If you’re the kind of person who gets a thrill out of the inner workings of competing hospital systems, there’s a must-read story for you just out in CommonWealth Magazine. The title pretty much sums things up: “Cerberus’s health care play: The owner of the for-profit Steward Health Care is taking on Boston’s big teaching hospitals.”
And while much of the Steward saga is known among hospital establishment insiders, a few fresh details emerge here. The piece begins this way:
CHRIS HOPEY, THE president of Merrimack College, brought an intriguing proposal late last year to his board of trustees: Steward Health Care, the upstart, for-profit hospital chain that is challenging some of the biggest players in the Massachusetts health care industry, wanted to transfer Carney Hospital in Dorchester to the North Andover school.
Three sources familiar with the hush-hush discussions say Hopey told the board members that Steward was looking to unload Carney and Laboure College, a nursing school attached to the hospital that is also owned by Steward. Merrimack was seen as a potential match for the hospital and the nursing school because the college is interested in getting into the health care education field. Merrimack is also Catholic, making it a good fit for a hospital that formerly was part of the Boston Archdiocese’s Caritas Christi hospital chain.
But Steward’s overture to Merrimack raised a lot of questions. Why did Steward want to unload Carney, a hospital it acquired only a year before? Was Steward’s focus on community-centric health care unraveling? And could Steward legally transfer Carney to someone else? When Steward purchased the Caritas chain of six Massachusetts hospitals in October 2010, the Boston-based company agreed not to close, sell, or transfer a majority ownership interest in any of the hospitals for at least three years. Would a transfer to a third party be a violation of the agreement?
The deal with Merrimack never happened, reports Bruce Mohl. But as the piece makes clear, despite some recent glitches — like the tense, controversial departure of Carney’s president, Bill Walczak, after he served in the post for just over one year — Steward is forging ahead with a multi-faceted plan toward profitability, as well as dominance in the region.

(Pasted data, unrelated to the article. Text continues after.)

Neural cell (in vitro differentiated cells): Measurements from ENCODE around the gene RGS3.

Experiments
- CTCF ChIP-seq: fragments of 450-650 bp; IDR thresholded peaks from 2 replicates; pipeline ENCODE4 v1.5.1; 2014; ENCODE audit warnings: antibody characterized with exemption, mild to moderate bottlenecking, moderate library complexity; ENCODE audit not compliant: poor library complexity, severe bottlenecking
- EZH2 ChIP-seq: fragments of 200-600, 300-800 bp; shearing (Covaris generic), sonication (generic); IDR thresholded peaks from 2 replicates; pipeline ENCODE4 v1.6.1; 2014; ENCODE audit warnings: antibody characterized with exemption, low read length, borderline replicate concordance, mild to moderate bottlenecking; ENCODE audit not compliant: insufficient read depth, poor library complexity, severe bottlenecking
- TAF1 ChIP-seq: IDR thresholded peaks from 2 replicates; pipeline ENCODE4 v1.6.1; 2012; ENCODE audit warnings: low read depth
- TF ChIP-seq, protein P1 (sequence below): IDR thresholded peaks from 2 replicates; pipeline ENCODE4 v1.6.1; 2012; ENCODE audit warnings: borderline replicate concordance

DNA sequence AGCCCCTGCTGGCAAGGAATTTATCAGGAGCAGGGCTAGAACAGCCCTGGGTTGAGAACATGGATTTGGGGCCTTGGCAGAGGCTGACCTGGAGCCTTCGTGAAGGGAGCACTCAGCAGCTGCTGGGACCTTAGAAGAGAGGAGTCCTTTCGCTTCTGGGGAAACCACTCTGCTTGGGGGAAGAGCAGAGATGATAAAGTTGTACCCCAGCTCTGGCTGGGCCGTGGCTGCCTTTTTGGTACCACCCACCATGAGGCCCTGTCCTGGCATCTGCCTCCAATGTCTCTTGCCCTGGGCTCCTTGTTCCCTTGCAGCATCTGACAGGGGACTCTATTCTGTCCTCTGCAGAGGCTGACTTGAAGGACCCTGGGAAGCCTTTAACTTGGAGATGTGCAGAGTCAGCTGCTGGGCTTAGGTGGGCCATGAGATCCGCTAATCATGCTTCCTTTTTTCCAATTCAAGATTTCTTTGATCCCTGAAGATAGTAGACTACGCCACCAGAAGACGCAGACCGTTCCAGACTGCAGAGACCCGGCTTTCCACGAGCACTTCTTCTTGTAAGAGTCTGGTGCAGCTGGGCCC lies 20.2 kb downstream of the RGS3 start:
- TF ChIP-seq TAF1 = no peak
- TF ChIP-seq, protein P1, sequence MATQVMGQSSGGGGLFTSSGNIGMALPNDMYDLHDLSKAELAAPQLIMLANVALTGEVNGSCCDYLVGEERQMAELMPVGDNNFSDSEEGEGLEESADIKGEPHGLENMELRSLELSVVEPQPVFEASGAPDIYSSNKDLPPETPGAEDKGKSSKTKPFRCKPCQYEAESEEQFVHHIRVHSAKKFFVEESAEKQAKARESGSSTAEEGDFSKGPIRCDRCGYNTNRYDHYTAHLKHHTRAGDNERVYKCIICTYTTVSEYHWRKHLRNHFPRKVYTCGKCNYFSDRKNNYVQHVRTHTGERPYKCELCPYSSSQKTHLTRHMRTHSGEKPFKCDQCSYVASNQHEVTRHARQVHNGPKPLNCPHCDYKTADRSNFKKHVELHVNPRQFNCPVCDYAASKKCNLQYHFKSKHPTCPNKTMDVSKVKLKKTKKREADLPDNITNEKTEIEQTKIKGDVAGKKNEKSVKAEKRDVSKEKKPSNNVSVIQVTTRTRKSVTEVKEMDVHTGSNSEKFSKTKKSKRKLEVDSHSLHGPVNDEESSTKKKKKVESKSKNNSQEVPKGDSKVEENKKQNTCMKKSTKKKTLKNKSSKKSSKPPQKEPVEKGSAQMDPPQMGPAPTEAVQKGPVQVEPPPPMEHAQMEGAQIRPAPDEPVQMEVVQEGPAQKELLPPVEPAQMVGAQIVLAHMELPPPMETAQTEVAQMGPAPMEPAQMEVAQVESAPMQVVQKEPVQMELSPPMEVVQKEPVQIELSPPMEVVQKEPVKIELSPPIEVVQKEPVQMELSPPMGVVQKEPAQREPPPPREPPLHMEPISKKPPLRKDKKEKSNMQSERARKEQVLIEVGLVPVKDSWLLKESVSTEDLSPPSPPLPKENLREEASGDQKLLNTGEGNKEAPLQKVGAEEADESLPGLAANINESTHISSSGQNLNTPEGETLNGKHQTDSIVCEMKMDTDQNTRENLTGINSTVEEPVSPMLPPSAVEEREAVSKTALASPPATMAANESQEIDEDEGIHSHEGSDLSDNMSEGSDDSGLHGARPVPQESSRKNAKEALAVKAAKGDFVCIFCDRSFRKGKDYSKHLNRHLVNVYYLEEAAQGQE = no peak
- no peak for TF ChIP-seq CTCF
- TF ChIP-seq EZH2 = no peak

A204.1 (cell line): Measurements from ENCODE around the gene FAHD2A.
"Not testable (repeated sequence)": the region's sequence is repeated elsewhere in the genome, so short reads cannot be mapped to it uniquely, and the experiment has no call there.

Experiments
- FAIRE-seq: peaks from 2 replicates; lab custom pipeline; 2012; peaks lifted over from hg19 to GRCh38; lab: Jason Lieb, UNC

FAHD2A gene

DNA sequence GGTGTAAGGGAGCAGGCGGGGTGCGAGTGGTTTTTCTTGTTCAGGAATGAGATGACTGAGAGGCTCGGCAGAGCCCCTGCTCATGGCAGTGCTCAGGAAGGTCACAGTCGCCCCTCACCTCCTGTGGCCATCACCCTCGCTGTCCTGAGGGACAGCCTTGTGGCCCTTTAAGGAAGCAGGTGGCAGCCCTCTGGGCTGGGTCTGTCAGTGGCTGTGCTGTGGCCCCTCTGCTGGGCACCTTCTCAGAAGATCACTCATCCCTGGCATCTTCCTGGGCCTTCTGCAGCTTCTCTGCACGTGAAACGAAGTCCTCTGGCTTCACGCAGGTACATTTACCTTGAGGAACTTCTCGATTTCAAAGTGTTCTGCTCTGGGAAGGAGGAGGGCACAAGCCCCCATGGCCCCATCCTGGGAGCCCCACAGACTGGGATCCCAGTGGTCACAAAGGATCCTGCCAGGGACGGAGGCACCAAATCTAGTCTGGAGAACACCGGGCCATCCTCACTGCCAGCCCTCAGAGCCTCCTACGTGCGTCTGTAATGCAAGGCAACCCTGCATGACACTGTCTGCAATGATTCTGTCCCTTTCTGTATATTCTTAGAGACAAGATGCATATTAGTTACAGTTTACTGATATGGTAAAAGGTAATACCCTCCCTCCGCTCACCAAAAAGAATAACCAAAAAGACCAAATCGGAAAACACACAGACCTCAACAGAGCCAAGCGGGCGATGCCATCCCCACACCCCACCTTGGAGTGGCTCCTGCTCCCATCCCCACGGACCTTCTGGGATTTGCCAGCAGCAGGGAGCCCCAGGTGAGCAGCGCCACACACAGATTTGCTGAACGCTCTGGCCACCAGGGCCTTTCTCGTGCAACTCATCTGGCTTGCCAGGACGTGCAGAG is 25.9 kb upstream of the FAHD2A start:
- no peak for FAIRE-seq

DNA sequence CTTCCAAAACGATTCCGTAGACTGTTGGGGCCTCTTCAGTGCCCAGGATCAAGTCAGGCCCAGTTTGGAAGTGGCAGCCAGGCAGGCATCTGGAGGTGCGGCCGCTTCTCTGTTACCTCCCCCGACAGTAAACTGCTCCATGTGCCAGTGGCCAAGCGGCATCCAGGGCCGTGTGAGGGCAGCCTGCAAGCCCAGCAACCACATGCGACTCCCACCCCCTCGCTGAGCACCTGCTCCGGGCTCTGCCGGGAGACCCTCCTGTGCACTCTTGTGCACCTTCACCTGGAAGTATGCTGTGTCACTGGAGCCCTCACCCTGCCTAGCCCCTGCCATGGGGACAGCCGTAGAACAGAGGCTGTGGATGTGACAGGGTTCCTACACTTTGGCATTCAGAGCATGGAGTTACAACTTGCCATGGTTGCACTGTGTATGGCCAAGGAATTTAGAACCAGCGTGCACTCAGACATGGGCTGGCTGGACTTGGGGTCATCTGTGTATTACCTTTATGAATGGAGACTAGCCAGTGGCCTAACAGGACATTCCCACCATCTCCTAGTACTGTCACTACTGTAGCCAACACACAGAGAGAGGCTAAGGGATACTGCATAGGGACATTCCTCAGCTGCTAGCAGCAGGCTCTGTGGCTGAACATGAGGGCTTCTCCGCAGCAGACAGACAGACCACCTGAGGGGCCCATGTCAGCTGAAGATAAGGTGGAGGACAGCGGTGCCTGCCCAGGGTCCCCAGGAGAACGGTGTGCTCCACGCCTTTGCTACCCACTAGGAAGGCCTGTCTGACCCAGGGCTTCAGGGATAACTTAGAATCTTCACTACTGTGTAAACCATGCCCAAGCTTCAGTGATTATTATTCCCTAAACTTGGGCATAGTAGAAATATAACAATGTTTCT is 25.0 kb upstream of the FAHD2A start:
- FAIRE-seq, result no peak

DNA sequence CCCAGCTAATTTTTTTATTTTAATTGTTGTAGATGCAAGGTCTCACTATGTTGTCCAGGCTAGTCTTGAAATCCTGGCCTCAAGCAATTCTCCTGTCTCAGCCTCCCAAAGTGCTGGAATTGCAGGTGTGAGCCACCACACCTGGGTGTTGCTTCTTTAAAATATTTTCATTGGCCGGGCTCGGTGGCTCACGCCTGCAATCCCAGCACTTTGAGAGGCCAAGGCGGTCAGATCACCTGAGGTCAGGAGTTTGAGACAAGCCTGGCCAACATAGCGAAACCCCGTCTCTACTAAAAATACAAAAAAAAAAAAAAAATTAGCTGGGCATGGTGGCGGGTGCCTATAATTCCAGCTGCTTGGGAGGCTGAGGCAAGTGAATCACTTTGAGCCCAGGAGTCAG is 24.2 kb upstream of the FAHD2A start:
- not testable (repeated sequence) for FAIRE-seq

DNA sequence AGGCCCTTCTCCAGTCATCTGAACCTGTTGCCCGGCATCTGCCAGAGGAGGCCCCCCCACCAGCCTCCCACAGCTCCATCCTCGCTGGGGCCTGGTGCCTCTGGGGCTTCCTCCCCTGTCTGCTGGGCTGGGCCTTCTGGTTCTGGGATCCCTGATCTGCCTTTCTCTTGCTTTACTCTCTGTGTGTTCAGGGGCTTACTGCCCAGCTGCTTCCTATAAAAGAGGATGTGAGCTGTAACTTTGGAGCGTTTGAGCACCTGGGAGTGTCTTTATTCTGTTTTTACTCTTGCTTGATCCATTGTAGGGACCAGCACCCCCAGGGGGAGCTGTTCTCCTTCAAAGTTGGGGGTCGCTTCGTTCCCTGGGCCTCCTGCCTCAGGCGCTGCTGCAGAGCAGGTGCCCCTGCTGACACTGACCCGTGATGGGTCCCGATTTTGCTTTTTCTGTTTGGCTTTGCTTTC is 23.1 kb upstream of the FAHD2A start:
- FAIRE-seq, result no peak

Steward is also running full-page newspaper advertisements trumpeting the savings available with its limited network health plan. The ads emphasize the Steward name rather than the names of the company’s individual hospitals and represent an attempt to build a new brand associated with savings and quality care.
To steer more patients to its hospitals, Steward is aggressively adding doctors to its physician network, in several instances wooing them away from the networks run by Boston’s big teaching hospitals. “The number one driver of where a person goes for care is the recommendation of their physician,” Murphy says. To attract more patients, Steward is adding doctors to its physician network, wooing them away from the big teaching hospitals.Dr. Mark Girard, president of the Steward physician network, say his stable of doctors has grown 150 percent since January 2010, rising from 1,000 (400 directly em ployed by Steward) to 2,500 today (600 directly employed by Steward). Officials at other hospitals, some of whom have lost doctors to Steward, say the company is offering a myriad of financial incentives to physicians, including income guarantees and, in some cases, lavish salaries. But concrete examples could not be documented, and Girard says such tales are overblown.
Girard says doctors are joining with Steward because the company offers them a number of ways to keep care in their local communities and improve their profit margins. A Steward-owned medical malpractice insurer offers lower rates. Grant and infrastructure money provided by Steward allows doctors to install electronic medical record systems at virtually no cost, Girard says. A Steward call center can handle appointments, scheduling, and other grunt work that previously was handled by workers in a doctor’s office.
The Whittier Independent Practice Association in New buryport, a group of 150 North Shore doctors, dropped its affiliation with Beth Israel Deaconess and joined Steward late last year. Whittier was followed a month later by the 90 doctors of Compass Medical, which operates practices on the South Shore and had been associated with Partners. Sources say a key factor in their defections was a global payment contract Steward had signed with Blue Cross Blue Shield of Massachusetts.
The Blue Cross contract capped what Steward would receive for providing care to patients, but the cap initially included a hefty growth factor, meaning Steward would receive more money for its care than it did the previous year.
A note on the illustration above, used by permission: You can see more of artist Yuta Onoda’s work here.